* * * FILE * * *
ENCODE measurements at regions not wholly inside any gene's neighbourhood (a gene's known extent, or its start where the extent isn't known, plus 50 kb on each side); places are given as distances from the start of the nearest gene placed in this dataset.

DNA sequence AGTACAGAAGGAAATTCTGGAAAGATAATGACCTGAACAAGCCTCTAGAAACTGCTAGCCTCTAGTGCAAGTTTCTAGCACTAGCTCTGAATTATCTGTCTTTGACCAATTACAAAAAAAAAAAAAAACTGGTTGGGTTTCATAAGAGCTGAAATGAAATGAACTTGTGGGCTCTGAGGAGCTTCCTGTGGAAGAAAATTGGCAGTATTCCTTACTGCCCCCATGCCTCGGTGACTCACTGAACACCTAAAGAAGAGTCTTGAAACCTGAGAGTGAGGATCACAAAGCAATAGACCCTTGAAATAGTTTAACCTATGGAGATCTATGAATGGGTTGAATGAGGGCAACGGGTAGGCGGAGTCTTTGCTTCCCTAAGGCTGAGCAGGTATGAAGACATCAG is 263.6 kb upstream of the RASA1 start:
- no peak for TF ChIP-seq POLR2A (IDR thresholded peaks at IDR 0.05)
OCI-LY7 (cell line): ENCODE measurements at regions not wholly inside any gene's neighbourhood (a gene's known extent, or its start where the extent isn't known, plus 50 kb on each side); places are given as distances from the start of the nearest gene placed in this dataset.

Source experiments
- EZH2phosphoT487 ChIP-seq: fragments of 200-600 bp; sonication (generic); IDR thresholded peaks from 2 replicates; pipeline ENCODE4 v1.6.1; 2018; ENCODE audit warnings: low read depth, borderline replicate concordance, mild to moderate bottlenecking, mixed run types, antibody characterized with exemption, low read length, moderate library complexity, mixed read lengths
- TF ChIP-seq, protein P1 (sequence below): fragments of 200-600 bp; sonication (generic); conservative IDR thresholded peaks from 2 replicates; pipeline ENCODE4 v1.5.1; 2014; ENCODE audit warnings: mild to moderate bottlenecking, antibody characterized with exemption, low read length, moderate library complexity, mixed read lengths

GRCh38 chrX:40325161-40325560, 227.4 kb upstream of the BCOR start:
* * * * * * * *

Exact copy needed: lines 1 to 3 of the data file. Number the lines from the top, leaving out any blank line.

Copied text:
ENCODE measurements at regions not wholly inside any gene's neighbourhood (a gene's known extent, or its start where the extent isn't known, plus 50 kb on each side); places are given as distances from the start of the nearest gene placed in this dataset.

DNA sequence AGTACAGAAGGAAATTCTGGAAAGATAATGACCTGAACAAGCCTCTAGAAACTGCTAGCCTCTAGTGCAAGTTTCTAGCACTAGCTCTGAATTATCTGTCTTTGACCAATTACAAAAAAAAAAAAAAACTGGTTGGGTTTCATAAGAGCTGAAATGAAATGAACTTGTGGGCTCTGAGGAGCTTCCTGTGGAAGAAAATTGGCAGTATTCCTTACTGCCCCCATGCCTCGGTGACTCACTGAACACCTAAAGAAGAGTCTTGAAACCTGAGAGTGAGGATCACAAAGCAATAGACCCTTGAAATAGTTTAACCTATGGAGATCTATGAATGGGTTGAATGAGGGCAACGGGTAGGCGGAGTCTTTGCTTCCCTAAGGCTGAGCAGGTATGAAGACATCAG is 263.6 kb upstream of the RASA1 start:
- no peak for TF ChIP-seq POLR2A (IDR thresholded peaks at IDR 0.05)